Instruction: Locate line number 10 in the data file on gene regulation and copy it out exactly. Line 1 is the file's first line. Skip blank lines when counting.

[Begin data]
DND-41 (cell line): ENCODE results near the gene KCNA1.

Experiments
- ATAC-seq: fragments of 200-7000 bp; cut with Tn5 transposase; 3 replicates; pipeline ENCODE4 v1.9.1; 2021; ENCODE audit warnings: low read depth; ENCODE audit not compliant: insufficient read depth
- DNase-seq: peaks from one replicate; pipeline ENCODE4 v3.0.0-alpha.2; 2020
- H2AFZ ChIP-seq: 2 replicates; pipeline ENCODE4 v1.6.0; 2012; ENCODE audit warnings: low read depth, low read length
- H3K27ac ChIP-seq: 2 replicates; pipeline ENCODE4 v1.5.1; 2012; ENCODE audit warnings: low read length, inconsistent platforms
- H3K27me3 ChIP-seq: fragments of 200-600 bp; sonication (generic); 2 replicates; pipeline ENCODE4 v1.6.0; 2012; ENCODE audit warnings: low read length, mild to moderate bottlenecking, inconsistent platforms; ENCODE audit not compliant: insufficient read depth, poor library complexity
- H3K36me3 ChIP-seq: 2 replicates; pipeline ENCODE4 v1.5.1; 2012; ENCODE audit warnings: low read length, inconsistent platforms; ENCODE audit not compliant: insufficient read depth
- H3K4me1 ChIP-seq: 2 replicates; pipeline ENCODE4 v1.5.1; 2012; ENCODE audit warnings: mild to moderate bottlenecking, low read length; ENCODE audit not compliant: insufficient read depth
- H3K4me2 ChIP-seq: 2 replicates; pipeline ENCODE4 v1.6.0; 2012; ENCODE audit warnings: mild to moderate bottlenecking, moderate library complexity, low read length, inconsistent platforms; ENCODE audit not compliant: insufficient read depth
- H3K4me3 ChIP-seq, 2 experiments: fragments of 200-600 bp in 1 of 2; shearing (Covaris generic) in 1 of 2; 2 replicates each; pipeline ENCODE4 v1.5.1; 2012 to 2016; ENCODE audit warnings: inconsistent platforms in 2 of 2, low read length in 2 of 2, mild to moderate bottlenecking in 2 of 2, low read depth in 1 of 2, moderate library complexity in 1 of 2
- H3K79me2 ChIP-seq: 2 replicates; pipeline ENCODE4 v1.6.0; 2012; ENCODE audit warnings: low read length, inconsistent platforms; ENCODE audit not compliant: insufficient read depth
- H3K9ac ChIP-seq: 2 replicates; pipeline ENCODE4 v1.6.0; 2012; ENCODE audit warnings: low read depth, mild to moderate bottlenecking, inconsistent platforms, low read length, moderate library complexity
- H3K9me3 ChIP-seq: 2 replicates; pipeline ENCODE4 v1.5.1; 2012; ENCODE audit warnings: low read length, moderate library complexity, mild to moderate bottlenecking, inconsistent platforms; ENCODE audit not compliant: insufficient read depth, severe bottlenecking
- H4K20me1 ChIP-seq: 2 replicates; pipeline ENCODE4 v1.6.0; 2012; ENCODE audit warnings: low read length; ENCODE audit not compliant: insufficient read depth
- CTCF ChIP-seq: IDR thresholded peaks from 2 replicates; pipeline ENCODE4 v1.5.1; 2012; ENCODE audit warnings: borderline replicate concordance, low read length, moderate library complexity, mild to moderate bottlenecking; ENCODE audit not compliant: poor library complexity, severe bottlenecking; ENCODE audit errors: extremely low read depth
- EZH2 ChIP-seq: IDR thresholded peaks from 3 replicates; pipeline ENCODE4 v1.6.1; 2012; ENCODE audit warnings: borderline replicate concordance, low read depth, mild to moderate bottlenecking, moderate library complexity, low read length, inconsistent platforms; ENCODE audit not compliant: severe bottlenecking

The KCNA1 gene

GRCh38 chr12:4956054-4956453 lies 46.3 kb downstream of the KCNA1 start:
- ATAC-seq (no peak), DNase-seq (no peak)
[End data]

- H3K4me2 ChIP-seq: 2 replicates; pipeline ENCODE4 v1.6.0; 2012; ENCODE audit warnings: mild to moderate bottlenecking, moderate library complexity, low read length, inconsistent platforms; ENCODE audit not compliant: insufficient read depth